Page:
- 3.4 Actual and Structural Balances in Groups of OECD Countries
- 3.5 Expenditure Developments in Groups of OECD Countries
- 3.6 Revenue Developments in Groups of OECD Countries
- 3.7 Elderly Dependency Ratios
- 3.8 Direct Effects of Aging on Government Finances
- 3.9 Employment—Population Ratios by Age, Selected Countries, 1999
- 3.10 Total Dependency Ratios
- 3.11 Saving, Investment, and Current Account Balances in the Reference Scenario
- 4.1 Inflation Over Time
- 4.2 Seigniorage in Emerging Market Economies, 1950–2000
- 4.3 Inflation and Its Determinants in Emerging Markets
- 4.4 Exchange Rate Pass-Through in Emerging Markets in the 1990s
- 4.5 Monetary Regimes in Emerging Market Countries
- 4.6 Foreign Currency Deposits
- 4.7 Selected Exchange Rate Stabilization Programs, 1985–98
- 4.8 Selected Monetary Stabilization Programs, 1975–90
ASSUMPTIONS AND CONVENTIONS
A number of assumptions have been adopted for the projections presented in the World Economic Outlook. It has been assumed that real effective exchange rates will remain constant at their average levels during February 19-March 16, except for the currencies participating in the European exchange rate mechanism II (ERM II), which are assumed to remain constant in nominal terms relative to the euro; that established policies of national authorities will be maintained (for specific assumptions about fiscal and monetary polices in industrial countries, see Box A.1); that the average price of oil will be $25.50 a barrel in 2001 and $22.50 a barrel in 2002, and remain unchanged in real terms over the medium term; and that the six-month London interbank offered rate (LIBOR) on U.S. dollar deposits will average 4.5 percent in 2001 and 4.3 percent in 2002. These are, of course, working hypotheses rather than forecasts, and the uncertainties surrounding them add to the margin of error that would in any event be involved in the projections. The estimates and projections are based on statistical information available through end-March 2001.
The following conventions have been used throughout the World Economic Outlook:
… to indicate that data are not available or not applicable;
— to indicate that the figure is zero or negligible;
– between years or months (for example, 1997-98 or January-June) to indicate the years or months covered, including the beginning and ending years or months;
/ between years or months (for example, 1997/98) to indicate a fiscal or financial year.
“Billion” means a thousand million; “trillion” means a thousand billion.
“Basis points” refer to hundredths of 1 percentage point (for example, 25 basis points are equivalent to ¼ of 1 percentage point).
In figures and tables, shaded areas indicate IMF staff projections.
Minor discrepancies between sums of constituent figures and totals shown are due to rounding.
As used in this report, the term “country” does not in all cases refer to a territorial entity that is a state as understood by international law and practice. As used here, the term also covers some territorial entities that are not states but for which statistical data are maintained on a separate and independent basis.
FURTHER INFORMATION AND DATA
This report on the World Economic Outlook is available in full on the IMF’s Internet site, www.imf.org. Accompanying it on the website is a larger compilation of data from the WEO database than in the report itself, consisting of files containing the series most frequently requested by readers. These files may be downloaded for use in a variety of software packages.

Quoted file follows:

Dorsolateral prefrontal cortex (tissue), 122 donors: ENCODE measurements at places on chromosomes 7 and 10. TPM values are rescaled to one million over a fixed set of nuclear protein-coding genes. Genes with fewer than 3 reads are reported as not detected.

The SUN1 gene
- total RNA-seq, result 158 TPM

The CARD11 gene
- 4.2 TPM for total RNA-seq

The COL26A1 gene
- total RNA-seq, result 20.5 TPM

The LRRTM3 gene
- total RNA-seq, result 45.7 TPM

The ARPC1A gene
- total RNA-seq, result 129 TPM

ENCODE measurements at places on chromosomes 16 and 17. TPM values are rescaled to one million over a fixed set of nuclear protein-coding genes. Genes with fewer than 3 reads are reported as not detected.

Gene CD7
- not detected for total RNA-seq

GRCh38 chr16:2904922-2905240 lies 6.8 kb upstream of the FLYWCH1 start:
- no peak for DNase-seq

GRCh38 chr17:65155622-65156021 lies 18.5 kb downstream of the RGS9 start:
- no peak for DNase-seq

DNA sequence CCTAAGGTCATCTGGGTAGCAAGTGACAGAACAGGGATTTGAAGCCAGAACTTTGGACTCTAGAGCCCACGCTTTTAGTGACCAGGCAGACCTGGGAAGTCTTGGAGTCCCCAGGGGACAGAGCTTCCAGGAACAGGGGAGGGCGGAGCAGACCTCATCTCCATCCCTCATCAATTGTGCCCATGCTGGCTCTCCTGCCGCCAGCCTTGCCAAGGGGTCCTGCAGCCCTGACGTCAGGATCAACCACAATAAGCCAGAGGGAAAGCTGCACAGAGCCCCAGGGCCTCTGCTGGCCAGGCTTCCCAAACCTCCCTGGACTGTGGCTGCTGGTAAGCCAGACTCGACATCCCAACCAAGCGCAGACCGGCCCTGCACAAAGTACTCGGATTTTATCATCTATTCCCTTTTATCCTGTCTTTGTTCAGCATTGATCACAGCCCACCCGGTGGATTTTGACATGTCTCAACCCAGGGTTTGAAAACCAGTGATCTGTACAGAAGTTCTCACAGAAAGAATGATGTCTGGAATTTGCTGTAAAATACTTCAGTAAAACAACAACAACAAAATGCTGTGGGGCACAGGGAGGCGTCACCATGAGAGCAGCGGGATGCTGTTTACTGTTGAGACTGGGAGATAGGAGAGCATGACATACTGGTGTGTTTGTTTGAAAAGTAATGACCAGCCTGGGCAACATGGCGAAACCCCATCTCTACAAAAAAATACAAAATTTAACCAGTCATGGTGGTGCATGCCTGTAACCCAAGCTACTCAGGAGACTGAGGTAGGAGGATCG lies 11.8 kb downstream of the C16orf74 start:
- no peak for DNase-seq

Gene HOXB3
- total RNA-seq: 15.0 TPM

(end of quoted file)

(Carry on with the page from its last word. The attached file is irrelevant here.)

Inquiries about the content of the World Economic Outlook and the WEO database should be sent by mail, electronic mail, or telefax (telephone inquiries cannot be accepted) to:
World Economic Studies Division
International Monetary Fund
700 19th Street, N.W.
Washington, D.C. 20431, U.S.A.
E-mail: email@example.com Telefax: (202) 623-6343
The projections and analysis contained in the World Economic Outlook are an integral element of the IMF’s ongoing surveillance of economic developments and policies in its member countries and of the global economic system. The IMF has published the World Economic Outlook annually from 1980 through 1983 and biannually since 1984.
The survey of prospects and policies is the product of a comprehensive interdepartmental review of world economic developments, which draws primarily on information the IMF staff gathers through its consultations with member countries. These consultations are carried out in particular by the IMF’s area departments together with various support departments.
The country projections are prepared by the IMF’s area departments on the basis of internationally consistent assumptions about world activity, exchange rates, and conditions in international financial and commodity markets. For approximately 50 of the largest economies—accounting for 90 percent of world output—the projections are updated for each World Economic Outlook exercise. For smaller countries, the projections are based on those prepared at the time of the IMF’s regular Article IV consultations with those countries and updated during the WEO exercise.
The analysis in the World Economic Outlook draws extensively on the ongoing work of the IMF’s area and specialized departments, and is coordinated in the Research Department under the general direction of Michael Mussa, Economic Counsellor and Director of Research. The World Economic Outlook project is directed by David Robinson, Assistant Director of the Research Department, together with Tamim Bayoumi, Chief of the World Economic Studies Division.
Primary contributors to the current issue include Luis Catão, Hali Edison, Maitland MacFarlan, James Morsink, Cathy Wright, Marco Cangiano, Markus Haacker, Michael Kell, Luca Ricci, Torsten Sløk, Arvind Subramanian, and Marco Terrones. Other contributors include Vivek Arora, Tim Callen, Giovanni Dell’Ariccia, Richard Hemming, Sanjay Kalra, Ken Kletzer, Charles Kramer, Prakash Loungani, Paolo Mauro, Blair Rourke, Abebe Selassie, and Mark Zelmer. Mandy Hemmati, Siddique Hossain, Yutong Li, Ning Song, and Bennett Sutton provided research assistance, together with Rikhil Bhavnani and Estella Macke. Gretchen Byrne, Nicholas Dopuch, Staffan Gorne, Toh Kuan, Olga Plagie, Di Rao, and Anthony G. Turner processed the data and managed the computer systems. Celia Burns, Marlene George, Rochelle Gittens, and Lisa Nugent were responsible for word processing. Jeff Hayden of the External Relations Department edited the manuscript and coordinated production of the publication.
The analysis has benefited from comments and suggestions by staff from other IMF departments, as well as by Executive Directors following their discussion of the World Economic Outlook on April 5 and 6, 2001. However, both projections and policy considerations are those of the IMF staff and should not be attributed to Executive Directors or to their national authorities.